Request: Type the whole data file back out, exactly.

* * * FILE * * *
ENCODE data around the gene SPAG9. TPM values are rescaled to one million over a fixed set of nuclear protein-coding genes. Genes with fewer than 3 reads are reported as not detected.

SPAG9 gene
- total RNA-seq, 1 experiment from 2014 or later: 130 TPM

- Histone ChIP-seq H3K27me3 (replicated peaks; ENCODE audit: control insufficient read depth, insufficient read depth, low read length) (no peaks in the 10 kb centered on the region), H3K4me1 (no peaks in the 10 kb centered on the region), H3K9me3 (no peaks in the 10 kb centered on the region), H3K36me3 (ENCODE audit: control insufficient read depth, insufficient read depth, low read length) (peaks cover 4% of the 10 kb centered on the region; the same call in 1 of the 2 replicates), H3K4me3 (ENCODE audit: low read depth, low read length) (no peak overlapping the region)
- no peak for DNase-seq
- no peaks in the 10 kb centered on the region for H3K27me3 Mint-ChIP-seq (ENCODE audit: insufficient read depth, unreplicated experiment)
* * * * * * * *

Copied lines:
ENCODE data around the gene SPAG9. TPM values are rescaled to one million over a fixed set of nuclear protein-coding genes. Genes with fewer than 3 reads are reported as not detected.

SPAG9 gene
- total RNA-seq, 1 experiment from 2014 or later: 130 TPM

- Histone ChIP-seq H3K27me3 (replicated peaks; ENCODE audit: control insufficient read depth, insufficient read depth, low read length) (no peaks in the 10 kb centered on the region), H3K4me1 (no peaks in the 10 kb centered on the region), H3K9me3 (no peaks in the 10 kb centered on the region), H3K36me3 (ENCODE audit: control insufficient read depth, insufficient read depth, low read length) (peaks cover 4% of the 10 kb centered on the region; the same call in 1 of the 2 replicates), H3K4me3 (ENCODE audit: low read depth, low read length) (no peak overlapping the region)
- no peak for DNase-seq
- no peaks in the 10 kb centered on the region for H3K27me3 Mint-ChIP-seq (ENCODE audit: insufficient read depth, unreplicated experiment)